Chris Gill, Between Midnight and Louise, Endless Blues Records
Chris Gill who hails from Jackson, Mississippi is a guitarist, singer, and songwriter whose original songs are a mix of juke joint boogie and Piedmont style finger picking.
Influenced by Taj Mahal, Mississippi John Hurt, Rev. Gary Davis, Elizabeth Cotten and Lightnin Hopkins, Gill has shared stages with the likes of Michael Burks, Cedric Burnside, Taj Mahal and Bernard Allison. With his high energy band, the Sole Shakers, Gill plays a heady mixture of soul, funk, jazz, reggae, blues and New Orleans funk.
Between Midnight and Louise sees Gill back to the roots of the blues in a solo effort that is pared back, just Gill, two microphones, a small amp, and a range of acoustic guitars.
He’s been playing acoustic blues for many years, having sat on Jack Owens’s porch listening to Bentonia blues and learning from Jack and Bud Spiers. He still spends time hanging out and jamming with Jimmy “Duck” Holmes at the Blue Front Café.
I was immediately drawn in by the fine finger picking on the first of eleven tracks, Thank You For Another Day. I kept waiting for the vocals, but was pleasantly surprised when the song morphed into a gentle ragtime form and it became clear it was an instrumental. Instrumentals, for me, don’t often work on albums, but this was a delight. It’s a tribute to Gill’s grandfather and a fine one at that.
The resonator makes a welcome appearance on the next track, Song for Honeyboy, and we get to hear Gill’s vocals, dripping with Southern drawl. The song was written after he’d read Honeyboy Edwards’ autobiography, The World Don’t Owe Me Nothing. (really worth reading, by the way.)
Gill bemoans the state of the world in the next song, Back to Paradise, where he longs for a bit of heaven to help us “open up our hearts.” The gently picked You Never Know follows. It’s world weary and kinda restful, and you become aware of the variety of moods and emotions Gill is able to conjure up with his guitar chops and voice.
There’s humour too, in Fleas and Ticks, where you “can’t hide in the Delta” from the summertime bugs. I’d love to see this man perform these songs live – it’d be a great evening’s entertainment.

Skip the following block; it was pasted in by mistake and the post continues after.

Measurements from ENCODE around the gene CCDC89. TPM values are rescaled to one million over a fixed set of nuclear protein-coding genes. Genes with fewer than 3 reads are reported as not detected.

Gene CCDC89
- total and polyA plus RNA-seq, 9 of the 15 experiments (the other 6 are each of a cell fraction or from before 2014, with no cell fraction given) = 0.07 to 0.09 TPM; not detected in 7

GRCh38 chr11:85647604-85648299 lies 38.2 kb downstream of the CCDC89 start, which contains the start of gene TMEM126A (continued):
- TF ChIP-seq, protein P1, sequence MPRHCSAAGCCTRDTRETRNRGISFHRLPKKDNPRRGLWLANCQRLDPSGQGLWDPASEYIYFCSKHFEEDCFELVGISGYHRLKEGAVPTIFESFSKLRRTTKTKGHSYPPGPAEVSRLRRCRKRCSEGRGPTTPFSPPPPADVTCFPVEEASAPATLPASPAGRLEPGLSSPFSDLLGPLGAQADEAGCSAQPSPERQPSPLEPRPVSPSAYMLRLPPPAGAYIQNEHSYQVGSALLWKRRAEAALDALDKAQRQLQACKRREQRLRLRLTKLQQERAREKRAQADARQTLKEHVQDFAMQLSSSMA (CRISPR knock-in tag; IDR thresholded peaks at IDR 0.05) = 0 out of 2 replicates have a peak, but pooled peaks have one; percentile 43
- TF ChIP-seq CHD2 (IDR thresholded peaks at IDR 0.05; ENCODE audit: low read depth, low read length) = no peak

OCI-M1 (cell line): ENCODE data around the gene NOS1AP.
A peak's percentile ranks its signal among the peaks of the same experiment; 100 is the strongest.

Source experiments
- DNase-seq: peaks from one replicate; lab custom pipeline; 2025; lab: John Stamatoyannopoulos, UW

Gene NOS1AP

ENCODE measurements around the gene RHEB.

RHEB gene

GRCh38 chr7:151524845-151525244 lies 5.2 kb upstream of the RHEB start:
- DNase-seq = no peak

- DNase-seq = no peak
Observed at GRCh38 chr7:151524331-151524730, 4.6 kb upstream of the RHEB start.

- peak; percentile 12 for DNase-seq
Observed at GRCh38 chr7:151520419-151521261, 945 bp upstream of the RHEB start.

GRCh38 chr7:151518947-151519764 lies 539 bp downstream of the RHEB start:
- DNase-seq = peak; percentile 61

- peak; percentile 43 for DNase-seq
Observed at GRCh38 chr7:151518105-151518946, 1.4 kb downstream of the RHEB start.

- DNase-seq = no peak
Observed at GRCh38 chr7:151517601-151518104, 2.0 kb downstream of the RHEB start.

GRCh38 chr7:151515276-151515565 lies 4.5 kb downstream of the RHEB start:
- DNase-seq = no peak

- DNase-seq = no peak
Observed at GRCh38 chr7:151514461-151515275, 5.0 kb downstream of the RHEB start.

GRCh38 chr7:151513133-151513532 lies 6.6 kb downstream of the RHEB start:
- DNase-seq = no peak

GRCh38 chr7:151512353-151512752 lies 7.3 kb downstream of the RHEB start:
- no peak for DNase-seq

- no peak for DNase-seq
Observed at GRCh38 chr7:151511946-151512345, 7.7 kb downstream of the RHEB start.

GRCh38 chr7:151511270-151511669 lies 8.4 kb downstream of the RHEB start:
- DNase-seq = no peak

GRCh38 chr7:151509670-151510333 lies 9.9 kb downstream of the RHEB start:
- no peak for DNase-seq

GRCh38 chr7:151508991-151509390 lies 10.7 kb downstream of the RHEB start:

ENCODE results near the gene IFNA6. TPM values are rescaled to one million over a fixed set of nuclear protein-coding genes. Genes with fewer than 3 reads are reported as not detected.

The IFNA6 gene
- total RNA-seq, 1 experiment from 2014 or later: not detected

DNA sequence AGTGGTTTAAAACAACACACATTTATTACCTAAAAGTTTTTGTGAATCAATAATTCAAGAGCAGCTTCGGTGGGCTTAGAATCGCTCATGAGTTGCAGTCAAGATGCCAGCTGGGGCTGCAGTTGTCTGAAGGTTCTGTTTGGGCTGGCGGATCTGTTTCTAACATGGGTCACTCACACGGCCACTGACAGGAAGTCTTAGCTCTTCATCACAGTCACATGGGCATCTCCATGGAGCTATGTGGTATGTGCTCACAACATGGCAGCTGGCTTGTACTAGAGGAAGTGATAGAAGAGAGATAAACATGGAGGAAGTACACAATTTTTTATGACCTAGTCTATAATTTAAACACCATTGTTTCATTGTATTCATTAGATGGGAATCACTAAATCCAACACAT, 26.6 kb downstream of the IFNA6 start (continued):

Souvenir of the Blues is a slow blues with some gut-wrenching electric slide just easing it along. Gill’s vocals, adeptly phrased and using some nice dynamics, give this a considerable amount of atmosphere.
I enjoyed I Fell In Love With the Blues, a slice of autobiography from Virgil Brawley and a paean to the blues, with some very cool guitar licks.
The penultimate Walking Through Eden is an intriguing song, also by Brawley. Although ostensibly about the town of Eden, Mississippi, Gill sings about seeing “three crosses,” feeling a “heavy burden,” and then falling on his knees to weep. He concludes that “you can run from them crosses but you just can’t hide.” Quite what is going on here is unclear, but it’s another fine song in this collection of thirteen originals.
The title track is the closing one, another excellent instrumental, again with some cool slide guitar.
Between Midnight and Louise is one of the best acoustic blues albums you’ll hear all year. The album is a joy – although it’s unmistakably the blues, there’s a sense of hope and joy throughout. Gill says that “Bud Spiers taught me, no matter what, life is a joy! He was poor, didn’t have much, blind and always laughing!”
Gill says that he “loves the healing power of music.” He’s done his bit, with Midnight and Louise to calm our spirits, salve our souls and add a little light to the darkness.